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Research article - Peer-reviewed, 2017

Regionalization of Maize Responses to Climate Change Scenarios, N Use Efficiency and Adaptation Strategies

Eulenstein, Frank; Lana, Marcos; Schlindwein, Sandro L; Sheudzhen, Askhad K; Tauschke, Marion; Behrendt, Axel; Guevara, Edgardo; Meira, Santiago


As with any other crop, maize yield is a response to environmental factors such as soil, weather, and management. In a context of climate change, understanding responses is crucial to determine mitigation and adaptation strategies. Crop models are an effective tool to address this. The objective was to present a procedure to assess the impacts of climate scenarios on maize N use efficiency and yield, with the effect of cultivar (n = 2) and planting date (n = 5) as adaptation strategies. The study region was Santa Catarina, Brazil, where maize is cultivated on more than 800,000 ha (average yield: 4.63 t·ha−1). Surveying and mapping of crop land was done using satellite data, allowing the coupling of weather and 253 complete soil profiles in single polygons (n = 4135). A Decision Support System for Agrotechnology Transfer (DSSAT) crop model was calibrated and validated using field data (2004–2010 observations). Weather scenarios generated by Regional Climatic Models (RCMs) were selected according their capability of reproducing observed weather. Simulations for the 2012–2040 period (437 ppm CO2) showed that without adaptation strategies maize production could be reduced by 12.5%. By only using the best cultivar for each polygon (combination of soil + weather), the total production was increased by 6%; when using both adaptation strategies—cultivar and best planting date—the total production was increase by 15%. The modelling process indicated that the N use efficiency increment ranged from 1%–3% (mostly due to CO2 increment, but also due to intrinsic soil properties and leaching occurrence). This analysis showed that N use efficiency rises in high CO2 scenarios, so that crop cultivar and planting date are effective tools to mitigate deleterious effects of climate change, supporting energy crops in the study region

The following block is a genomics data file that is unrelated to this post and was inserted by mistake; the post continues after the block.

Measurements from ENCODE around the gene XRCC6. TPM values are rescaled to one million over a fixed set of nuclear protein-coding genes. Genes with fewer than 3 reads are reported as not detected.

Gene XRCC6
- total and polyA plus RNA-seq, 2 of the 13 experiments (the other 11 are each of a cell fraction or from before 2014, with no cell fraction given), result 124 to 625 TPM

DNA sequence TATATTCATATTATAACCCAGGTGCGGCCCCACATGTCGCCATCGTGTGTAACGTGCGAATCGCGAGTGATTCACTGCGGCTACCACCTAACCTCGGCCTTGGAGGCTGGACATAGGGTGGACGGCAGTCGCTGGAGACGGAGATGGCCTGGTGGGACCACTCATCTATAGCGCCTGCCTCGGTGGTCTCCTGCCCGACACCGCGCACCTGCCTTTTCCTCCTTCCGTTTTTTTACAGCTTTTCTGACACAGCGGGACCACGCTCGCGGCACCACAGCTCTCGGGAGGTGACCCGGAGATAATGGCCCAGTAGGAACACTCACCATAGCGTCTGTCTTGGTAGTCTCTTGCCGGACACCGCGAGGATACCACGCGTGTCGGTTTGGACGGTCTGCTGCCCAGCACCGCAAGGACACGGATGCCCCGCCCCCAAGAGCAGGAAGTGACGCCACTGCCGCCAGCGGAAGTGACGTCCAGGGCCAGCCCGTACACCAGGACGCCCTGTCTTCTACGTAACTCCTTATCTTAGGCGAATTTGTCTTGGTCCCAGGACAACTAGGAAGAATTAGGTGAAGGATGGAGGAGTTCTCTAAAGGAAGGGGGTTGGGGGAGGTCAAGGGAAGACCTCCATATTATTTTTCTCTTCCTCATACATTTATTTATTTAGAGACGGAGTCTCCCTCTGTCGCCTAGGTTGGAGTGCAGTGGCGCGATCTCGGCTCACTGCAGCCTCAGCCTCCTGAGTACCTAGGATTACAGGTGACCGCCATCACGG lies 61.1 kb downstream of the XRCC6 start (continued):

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2017, Volume: 3, number: 1, article number: 9

    UKÄ Subject classification

    Agricultural Science

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